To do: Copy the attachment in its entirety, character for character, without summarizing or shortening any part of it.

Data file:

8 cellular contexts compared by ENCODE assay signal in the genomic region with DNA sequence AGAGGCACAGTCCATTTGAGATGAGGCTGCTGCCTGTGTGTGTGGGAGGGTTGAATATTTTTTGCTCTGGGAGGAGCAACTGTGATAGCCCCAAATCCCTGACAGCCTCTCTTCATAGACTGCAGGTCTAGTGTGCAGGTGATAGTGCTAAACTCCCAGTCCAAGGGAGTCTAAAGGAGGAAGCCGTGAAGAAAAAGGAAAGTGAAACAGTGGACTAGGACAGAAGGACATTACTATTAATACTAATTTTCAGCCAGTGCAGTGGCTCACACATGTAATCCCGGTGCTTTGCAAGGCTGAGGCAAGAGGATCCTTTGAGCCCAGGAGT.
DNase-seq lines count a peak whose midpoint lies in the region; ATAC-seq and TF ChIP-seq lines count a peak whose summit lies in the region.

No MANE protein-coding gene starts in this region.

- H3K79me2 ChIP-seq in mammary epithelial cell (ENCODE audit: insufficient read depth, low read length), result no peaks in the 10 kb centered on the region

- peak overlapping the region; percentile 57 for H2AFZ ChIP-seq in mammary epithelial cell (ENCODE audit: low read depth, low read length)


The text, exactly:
8 cellular contexts compared by ENCODE assay signal in the genomic region with DNA sequence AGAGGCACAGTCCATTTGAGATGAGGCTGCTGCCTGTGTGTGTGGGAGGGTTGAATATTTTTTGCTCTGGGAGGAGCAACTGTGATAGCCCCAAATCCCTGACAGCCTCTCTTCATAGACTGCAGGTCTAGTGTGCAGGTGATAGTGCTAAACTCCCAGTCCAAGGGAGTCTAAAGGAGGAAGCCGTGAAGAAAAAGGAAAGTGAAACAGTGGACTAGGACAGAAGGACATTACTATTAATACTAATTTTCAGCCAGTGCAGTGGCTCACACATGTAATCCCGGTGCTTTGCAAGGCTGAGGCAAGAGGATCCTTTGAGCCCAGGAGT.
DNase-seq lines count a peak whose midpoint lies in the region; ATAC-seq and TF ChIP-seq lines count a peak whose summit lies in the region.

No MANE protein-coding gene starts in this region.

- H3K79me2 ChIP-seq in mammary epithelial cell (ENCODE audit: insufficient read depth, low read length), result no peaks in the 10 kb centered on the region

- peak overlapping the region; percentile 57 for H2AFZ ChIP-seq in mammary epithelial cell (ENCODE audit: low read depth, low read length)